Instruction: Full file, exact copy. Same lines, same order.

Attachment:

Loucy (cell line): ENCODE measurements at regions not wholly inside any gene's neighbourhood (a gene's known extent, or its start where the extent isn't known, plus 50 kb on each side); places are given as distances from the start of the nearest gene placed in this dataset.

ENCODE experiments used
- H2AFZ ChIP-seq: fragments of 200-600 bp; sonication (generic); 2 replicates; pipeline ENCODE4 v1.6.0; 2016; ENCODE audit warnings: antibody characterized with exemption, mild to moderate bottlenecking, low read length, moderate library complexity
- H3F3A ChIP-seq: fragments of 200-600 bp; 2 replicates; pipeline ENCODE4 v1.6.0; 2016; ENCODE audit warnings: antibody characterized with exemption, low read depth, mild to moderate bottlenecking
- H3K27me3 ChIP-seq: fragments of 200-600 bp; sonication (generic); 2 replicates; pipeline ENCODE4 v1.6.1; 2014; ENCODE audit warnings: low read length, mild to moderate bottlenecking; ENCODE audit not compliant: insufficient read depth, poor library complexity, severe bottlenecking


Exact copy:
Loucy (cell line): ENCODE measurements at regions not wholly inside any gene's neighbourhood (a gene's known extent, or its start where the extent isn't known, plus 50 kb on each side); places are given as distances from the start of the nearest gene placed in this dataset.

ENCODE experiments used
- H2AFZ ChIP-seq: fragments of 200-600 bp; sonication (generic); 2 replicates; pipeline ENCODE4 v1.6.0; 2016; ENCODE audit warnings: antibody characterized with exemption, mild to moderate bottlenecking, low read length, moderate library complexity
- H3F3A ChIP-seq: fragments of 200-600 bp; 2 replicates; pipeline ENCODE4 v1.6.0; 2016; ENCODE audit warnings: antibody characterized with exemption, low read depth, mild to moderate bottlenecking
- H3K27me3 ChIP-seq: fragments of 200-600 bp; sonication (generic); 2 replicates; pipeline ENCODE4 v1.6.1; 2014; ENCODE audit warnings: low read length, mild to moderate bottlenecking; ENCODE audit not compliant: insufficient read depth, poor library complexity, severe bottlenecking